8:00 am Rite I Service 9:30 am Caffeinatin’ and Congregatin’ in the Great Room 9:30 am Kids’ Sunday School 10:30 am Rite II Service* In-Person and LIVE Streaming Service* 10:30 am Children’s Church Child Care Available GREAT EGG HUNT following the 10:30 service NO EYC THIS WEEK
April 10 – April 16 Birthdays 11th – Dunny Green 12th- Hannah Bell 12th – Vanessa Vincent 14th – Dottie Long 15th – Dianne Poirier 16th – Liz Hurley
April 17 – April 23 Birthdays 17th – Suzie Patricks 19th – Will Steiner 20th -Julie Black 21st – Lonnie Burch 21st – Karen Crews 21st – Earline Sawyer 22nd – April Chewning Anniversaries 17th – Mike & Sue Cassady
ECW News Beginning Easter Sunday and continuing through the Great Fifty Days, our ECW will be providing Giving Boxes to support the United Thank Offering or, UTO. You may pick up a box Sunday and make an offering each day in thanks for the blessings of the day. We ask that they be returned Pentecost Sunday Learn more about UTO HERE
Collect: O God, who for our redemption gave your only-begotten Son to the death of the cross, and by his glorious resurrection delivered us from the power of our enemy: Grant us so to die daily to sin, that we may evermore live with him in the joy of his resurrection; through Jesus Christ your Son our Lord, who lives and reigns with you and the Holy Spirit, one God, now and for ever. Amen.
In this lesson, we will explore the account of Jesus calming the storm. Our passage is Mark 4:35-41. These verses give us great assurance that God is in control over all things. Some of the point we will consider are:
Support our ECW with the purchase of a St. Peter’s Ornament!
Commissioned in 2009, and the 4th in a series of Downtown Gulfport Landmarks, these cast pewter ornaments are the original work of artist Maurice Milleur. Measuring approximately 2 3/4″ tall. These make great gifts and help support our ECW. Ornaments are $20/each and may be purchased by contacting any ECW member or the church office.
In my faith community we have lately been asking ourselves what is our purpose. We are getting ready to make some big changes, and we really want them to be driven by God’s dream for us. Who are we? What is our vision and our mission?
I have discovered just how wordless these questions leave me. I want to mutter, with a forbidding scowl, “How the heck do I know?” In spite of the fact that I know how important it is going to be for us to articulate the answers – or to have at least walked around the parameter of them – I can only respond with uncomfortable irritation.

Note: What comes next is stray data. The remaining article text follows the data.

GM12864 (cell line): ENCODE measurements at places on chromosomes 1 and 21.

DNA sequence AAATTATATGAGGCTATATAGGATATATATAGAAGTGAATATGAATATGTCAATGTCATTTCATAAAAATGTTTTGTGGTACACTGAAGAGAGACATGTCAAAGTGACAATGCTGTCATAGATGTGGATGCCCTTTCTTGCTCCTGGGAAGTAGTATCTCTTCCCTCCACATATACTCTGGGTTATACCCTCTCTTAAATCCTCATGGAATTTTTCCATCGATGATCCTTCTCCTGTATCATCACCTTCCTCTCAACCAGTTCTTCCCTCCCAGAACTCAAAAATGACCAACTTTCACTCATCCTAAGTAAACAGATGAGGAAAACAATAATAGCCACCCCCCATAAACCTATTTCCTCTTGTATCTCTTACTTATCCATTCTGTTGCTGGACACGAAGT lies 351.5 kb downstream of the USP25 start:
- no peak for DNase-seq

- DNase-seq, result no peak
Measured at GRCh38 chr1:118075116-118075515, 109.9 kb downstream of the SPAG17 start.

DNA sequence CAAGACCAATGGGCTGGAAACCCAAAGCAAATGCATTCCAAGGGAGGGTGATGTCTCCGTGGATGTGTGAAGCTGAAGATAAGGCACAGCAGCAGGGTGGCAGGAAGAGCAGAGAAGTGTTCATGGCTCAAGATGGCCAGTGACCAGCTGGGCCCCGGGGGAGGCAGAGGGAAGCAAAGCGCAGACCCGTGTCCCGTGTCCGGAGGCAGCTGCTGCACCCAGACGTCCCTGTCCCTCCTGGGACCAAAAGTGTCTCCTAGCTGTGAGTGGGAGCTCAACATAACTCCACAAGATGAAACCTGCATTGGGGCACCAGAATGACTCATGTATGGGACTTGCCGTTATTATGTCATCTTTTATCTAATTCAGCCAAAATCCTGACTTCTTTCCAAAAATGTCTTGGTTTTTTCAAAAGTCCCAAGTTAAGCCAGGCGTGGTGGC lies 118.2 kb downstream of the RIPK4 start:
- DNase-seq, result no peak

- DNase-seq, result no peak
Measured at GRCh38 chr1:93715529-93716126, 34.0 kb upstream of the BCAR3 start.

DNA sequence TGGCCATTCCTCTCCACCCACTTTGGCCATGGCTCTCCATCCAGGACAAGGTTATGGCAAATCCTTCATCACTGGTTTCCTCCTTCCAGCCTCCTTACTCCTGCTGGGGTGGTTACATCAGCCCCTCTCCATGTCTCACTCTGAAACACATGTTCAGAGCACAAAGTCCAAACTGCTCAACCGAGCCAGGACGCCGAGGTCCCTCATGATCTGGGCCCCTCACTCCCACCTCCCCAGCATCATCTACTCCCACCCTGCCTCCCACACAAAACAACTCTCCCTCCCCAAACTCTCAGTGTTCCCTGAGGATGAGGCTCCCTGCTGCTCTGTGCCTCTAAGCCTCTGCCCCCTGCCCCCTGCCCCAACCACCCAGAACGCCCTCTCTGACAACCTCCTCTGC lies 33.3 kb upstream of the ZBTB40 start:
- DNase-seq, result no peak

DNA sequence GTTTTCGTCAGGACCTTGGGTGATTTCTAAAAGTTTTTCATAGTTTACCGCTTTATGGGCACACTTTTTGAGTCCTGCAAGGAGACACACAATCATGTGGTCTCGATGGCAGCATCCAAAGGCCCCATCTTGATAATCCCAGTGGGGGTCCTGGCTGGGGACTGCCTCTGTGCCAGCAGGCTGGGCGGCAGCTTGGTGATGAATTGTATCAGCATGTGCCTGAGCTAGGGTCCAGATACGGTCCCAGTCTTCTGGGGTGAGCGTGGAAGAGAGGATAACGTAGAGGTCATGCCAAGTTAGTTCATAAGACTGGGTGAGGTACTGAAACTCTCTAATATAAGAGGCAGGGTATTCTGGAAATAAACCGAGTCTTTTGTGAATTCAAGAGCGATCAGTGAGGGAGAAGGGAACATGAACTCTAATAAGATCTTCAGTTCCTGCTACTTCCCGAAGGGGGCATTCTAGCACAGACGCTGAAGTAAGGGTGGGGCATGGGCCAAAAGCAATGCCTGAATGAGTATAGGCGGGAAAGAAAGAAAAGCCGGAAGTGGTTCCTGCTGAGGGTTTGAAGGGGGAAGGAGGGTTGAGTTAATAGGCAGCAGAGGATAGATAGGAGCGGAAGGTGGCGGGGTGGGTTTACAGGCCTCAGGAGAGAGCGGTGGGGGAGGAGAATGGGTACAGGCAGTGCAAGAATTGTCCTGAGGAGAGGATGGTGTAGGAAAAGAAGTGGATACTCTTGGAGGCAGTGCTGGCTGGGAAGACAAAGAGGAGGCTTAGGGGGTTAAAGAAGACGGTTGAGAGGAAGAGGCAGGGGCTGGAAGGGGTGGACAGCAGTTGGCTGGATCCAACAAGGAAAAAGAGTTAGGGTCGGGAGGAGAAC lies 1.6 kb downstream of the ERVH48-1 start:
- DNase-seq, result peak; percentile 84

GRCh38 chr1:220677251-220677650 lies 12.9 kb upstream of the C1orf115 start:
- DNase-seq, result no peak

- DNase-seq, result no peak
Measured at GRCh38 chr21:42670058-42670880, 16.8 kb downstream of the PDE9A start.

Partly I fight the unconscious inclination to limit us to a set of behaviors. We are not, after all, providers of meals for homeless people. Nor are we helpers at the local food bank, nor are we donors to a school in Haiti. We do those things, of course; but they are just a few of the things that are brought to birth in us because of who we are.
Where do I look for the language that goes below that “doing” to an utterance of what is more fundamental? How do I describe our Soul?
Even as I struggle with this we are standing on the threshold of the Triduum, not only my community but you and yours. Together we turn, facing away from the outer world, to experience once again the core of that which we profess to be true. Together we prepare to experience a mystery. In liturgy that has evolved over hundreds of years, we will taste and smell, hear and walk through the story that defines us most profoundly.
Jesus will say to his disciples, “be servants to one another.” And we will dare to be those people whose feet are washed and who wash the feet of our neighbors. Jesus will say, “Eat this bread; here is my body. Drink this wine; here is my blood.” And we will risk taking that bread and that wine into our mouths, knowing full well how life-altering that act can be, how it opens us to the needs of all the world.
We will hazard trying to stay awake with Jesus in the Garden of Gethsemane. We will presume to shout, “crucify him!”, even while we deny him three times, run in fear and hide ourselves, help him carry his cross, wipe his face, witness his torture, and weep as he dies. And these acts will join us with all suffering and all death.
And then will come Christ’s great, dark journey through the underworld of the psyche. Bait to the forces of shadow and wholly consumed, he will still prevail. He will harrow hell itself. And that will make us, once again, certain of his presence even in the bleakest night.
In a miracle exceeding our wildest dreams (even when we already know it is coming), he will be resurrected. In the Great Easter Vigil we will witness his mind-boggling triumph. On Easter morning we will celebrate with all Christendom who Christ is. And if we proclaim who Christ is, aren’t we also announcing who we are?
The Triduum will engulf and clarify us. For we are the people who engage in these liturgies. We are they who dare to lift the bread and the wine to our lips, who presume to wait and watch, who risk suffering, running away, repenting and sorrowing, knowing that we are Christ’s at a level much deeper than words. Christ reveals himself in the story reenacted in these most holy days, and therefore he also reveals us. For we are, for better and for worse, his people, the followers of his Way. It is our story and it defines us.
Perhaps knowing that will make the task my community has before it easier. First we are Christ’s people. Next we are Christ’s particular little community in this place. First we are revealed in the holy mystery at the heart of our worship. Then we make it our own.
Laurie Gudim is a writer and religious iconographer who lives in Fort Collins, CO. You can view some of her work at Everyday Mysteries. Image from Episcopal Cafe image archive
Week 6 – Life Transformed The Way of Love in Lent April 10, 2022 from the Episcopal Church Website